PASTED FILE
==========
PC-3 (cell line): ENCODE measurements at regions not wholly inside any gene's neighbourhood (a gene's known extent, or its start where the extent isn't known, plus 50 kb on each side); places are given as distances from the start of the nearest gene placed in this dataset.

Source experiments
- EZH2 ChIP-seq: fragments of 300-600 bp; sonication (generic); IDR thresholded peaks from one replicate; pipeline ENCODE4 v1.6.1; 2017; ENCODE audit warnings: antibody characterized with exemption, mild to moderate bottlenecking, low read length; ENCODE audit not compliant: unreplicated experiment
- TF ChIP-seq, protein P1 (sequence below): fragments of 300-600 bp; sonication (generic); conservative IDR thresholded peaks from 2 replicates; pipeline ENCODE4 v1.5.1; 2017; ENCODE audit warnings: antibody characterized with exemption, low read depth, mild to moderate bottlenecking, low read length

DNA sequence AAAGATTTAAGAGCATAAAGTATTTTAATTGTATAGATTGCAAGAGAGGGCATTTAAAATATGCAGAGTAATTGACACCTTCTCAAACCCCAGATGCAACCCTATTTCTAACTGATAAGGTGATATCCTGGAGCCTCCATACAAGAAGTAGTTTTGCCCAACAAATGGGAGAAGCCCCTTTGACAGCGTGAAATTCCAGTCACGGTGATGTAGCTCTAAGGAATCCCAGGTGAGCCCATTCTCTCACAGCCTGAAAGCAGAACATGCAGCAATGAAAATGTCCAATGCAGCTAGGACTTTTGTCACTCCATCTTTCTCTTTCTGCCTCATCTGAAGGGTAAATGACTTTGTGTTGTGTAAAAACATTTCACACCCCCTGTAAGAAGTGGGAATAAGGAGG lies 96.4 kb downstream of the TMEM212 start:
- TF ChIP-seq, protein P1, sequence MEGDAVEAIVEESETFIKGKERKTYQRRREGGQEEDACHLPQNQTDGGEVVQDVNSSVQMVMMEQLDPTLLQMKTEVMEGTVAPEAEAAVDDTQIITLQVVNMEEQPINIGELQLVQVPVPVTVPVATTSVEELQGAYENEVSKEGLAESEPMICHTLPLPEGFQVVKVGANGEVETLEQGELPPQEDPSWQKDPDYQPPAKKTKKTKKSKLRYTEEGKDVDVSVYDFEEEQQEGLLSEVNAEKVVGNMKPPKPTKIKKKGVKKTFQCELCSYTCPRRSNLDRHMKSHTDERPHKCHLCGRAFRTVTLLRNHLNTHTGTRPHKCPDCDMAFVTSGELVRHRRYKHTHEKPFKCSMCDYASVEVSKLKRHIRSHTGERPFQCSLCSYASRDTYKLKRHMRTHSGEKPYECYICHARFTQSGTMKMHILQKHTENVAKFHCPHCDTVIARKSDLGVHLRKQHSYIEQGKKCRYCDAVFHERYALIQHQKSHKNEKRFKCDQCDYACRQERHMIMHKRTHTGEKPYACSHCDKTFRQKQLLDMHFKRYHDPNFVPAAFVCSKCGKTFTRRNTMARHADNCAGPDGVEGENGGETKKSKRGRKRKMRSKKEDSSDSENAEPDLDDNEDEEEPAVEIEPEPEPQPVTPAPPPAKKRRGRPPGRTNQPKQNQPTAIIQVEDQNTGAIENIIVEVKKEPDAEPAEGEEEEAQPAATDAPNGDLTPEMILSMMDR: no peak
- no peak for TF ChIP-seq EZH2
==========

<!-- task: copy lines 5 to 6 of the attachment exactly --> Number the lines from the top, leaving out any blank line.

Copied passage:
DNA sequence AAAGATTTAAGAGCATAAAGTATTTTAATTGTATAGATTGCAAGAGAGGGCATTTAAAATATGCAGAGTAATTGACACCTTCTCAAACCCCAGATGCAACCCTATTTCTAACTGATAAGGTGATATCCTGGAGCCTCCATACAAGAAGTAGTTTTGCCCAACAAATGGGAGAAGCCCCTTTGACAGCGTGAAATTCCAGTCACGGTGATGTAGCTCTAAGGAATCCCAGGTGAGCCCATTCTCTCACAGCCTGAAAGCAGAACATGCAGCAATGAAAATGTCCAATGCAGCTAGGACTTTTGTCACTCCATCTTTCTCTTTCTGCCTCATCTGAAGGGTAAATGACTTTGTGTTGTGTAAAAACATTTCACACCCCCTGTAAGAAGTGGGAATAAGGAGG lies 96.4 kb downstream of the TMEM212 start:
- TF ChIP-seq, protein P1, sequence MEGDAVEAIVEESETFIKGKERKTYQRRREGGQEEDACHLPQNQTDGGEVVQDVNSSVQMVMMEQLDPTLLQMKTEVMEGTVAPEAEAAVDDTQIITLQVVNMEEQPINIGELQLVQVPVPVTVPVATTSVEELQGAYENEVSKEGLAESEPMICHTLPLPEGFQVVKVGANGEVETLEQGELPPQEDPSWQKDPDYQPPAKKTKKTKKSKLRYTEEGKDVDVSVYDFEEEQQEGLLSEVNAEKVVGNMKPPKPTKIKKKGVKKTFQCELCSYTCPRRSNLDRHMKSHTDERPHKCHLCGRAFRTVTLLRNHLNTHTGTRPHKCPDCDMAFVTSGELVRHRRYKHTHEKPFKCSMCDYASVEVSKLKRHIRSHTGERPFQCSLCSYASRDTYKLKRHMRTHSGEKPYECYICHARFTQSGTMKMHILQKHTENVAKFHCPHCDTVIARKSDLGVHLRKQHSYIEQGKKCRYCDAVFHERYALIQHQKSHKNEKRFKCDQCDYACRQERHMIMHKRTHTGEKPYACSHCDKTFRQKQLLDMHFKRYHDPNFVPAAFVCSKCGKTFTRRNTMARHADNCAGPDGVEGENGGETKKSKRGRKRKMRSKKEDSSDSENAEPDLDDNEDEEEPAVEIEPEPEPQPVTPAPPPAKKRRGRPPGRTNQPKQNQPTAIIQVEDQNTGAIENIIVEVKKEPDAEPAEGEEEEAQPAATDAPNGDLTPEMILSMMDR: no peak